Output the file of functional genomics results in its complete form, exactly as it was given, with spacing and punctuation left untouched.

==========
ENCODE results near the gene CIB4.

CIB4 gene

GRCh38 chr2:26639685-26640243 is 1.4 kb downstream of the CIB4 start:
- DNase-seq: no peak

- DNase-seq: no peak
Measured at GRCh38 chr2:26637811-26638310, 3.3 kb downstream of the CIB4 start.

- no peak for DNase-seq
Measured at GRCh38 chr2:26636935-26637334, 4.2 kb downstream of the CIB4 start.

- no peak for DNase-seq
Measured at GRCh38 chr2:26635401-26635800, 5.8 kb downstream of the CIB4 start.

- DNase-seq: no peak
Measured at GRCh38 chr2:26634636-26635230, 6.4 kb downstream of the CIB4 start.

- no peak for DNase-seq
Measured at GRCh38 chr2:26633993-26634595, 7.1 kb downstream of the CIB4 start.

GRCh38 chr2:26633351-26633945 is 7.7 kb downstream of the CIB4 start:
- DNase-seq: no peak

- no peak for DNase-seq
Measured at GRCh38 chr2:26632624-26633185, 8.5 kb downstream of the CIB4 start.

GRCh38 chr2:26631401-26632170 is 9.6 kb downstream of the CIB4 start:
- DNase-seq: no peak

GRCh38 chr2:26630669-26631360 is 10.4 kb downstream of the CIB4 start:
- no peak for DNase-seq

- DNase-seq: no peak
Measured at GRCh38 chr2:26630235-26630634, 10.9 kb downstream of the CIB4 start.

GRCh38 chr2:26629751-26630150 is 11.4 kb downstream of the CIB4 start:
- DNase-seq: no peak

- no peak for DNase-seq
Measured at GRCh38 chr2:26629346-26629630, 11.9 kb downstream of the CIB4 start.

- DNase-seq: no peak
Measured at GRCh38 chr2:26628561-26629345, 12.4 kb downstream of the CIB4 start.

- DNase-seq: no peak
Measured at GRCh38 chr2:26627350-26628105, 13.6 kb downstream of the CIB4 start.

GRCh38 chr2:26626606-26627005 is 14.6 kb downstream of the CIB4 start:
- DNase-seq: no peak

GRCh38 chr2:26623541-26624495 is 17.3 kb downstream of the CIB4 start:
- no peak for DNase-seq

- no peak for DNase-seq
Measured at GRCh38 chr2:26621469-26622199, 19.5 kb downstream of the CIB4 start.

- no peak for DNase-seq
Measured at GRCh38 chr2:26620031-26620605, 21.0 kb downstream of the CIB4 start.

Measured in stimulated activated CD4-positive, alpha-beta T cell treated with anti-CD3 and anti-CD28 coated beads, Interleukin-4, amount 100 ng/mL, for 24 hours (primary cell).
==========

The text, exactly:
ENCODE results near the gene CIB4.

CIB4 gene

GRCh38 chr2:26639685-26640243 is 1.4 kb downstream of the CIB4 start:
- DNase-seq: no peak

- DNase-seq: no peak
Measured at GRCh38 chr2:26637811-26638310, 3.3 kb downstream of the CIB4 start.

- no peak for DNase-seq
Measured at GRCh38 chr2:26636935-26637334, 4.2 kb downstream of the CIB4 start.

- no peak for DNase-seq
Measured at GRCh38 chr2:26635401-26635800, 5.8 kb downstream of the CIB4 start.

- DNase-seq: no peak
Measured at GRCh38 chr2:26634636-26635230, 6.4 kb downstream of the CIB4 start.

- no peak for DNase-seq
Measured at GRCh38 chr2:26633993-26634595, 7.1 kb downstream of the CIB4 start.

GRCh38 chr2:26633351-26633945 is 7.7 kb downstream of the CIB4 start:
- DNase-seq: no peak

- no peak for DNase-seq
Measured at GRCh38 chr2:26632624-26633185, 8.5 kb downstream of the CIB4 start.

GRCh38 chr2:26631401-26632170 is 9.6 kb downstream of the CIB4 start:
- DNase-seq: no peak

GRCh38 chr2:26630669-26631360 is 10.4 kb downstream of the CIB4 start:
- no peak for DNase-seq

- DNase-seq: no peak
Measured at GRCh38 chr2:26630235-26630634, 10.9 kb downstream of the CIB4 start.

GRCh38 chr2:26629751-26630150 is 11.4 kb downstream of the CIB4 start:
- DNase-seq: no peak

- no peak for DNase-seq
Measured at GRCh38 chr2:26629346-26629630, 11.9 kb downstream of the CIB4 start.

- DNase-seq: no peak
Measured at GRCh38 chr2:26628561-26629345, 12.4 kb downstream of the CIB4 start.

- DNase-seq: no peak
Measured at GRCh38 chr2:26627350-26628105, 13.6 kb downstream of the CIB4 start.

GRCh38 chr2:26626606-26627005 is 14.6 kb downstream of the CIB4 start:
- DNase-seq: no peak

GRCh38 chr2:26623541-26624495 is 17.3 kb downstream of the CIB4 start:
- no peak for DNase-seq

- no peak for DNase-seq
Measured at GRCh38 chr2:26621469-26622199, 19.5 kb downstream of the CIB4 start.

- no peak for DNase-seq
Measured at GRCh38 chr2:26620031-26620605, 21.0 kb downstream of the CIB4 start.

Measured in stimulated activated CD4-positive, alpha-beta T cell treated with anti-CD3 and anti-CD28 coated beads, Interleukin-4, amount 100 ng/mL, for 24 hours (primary cell).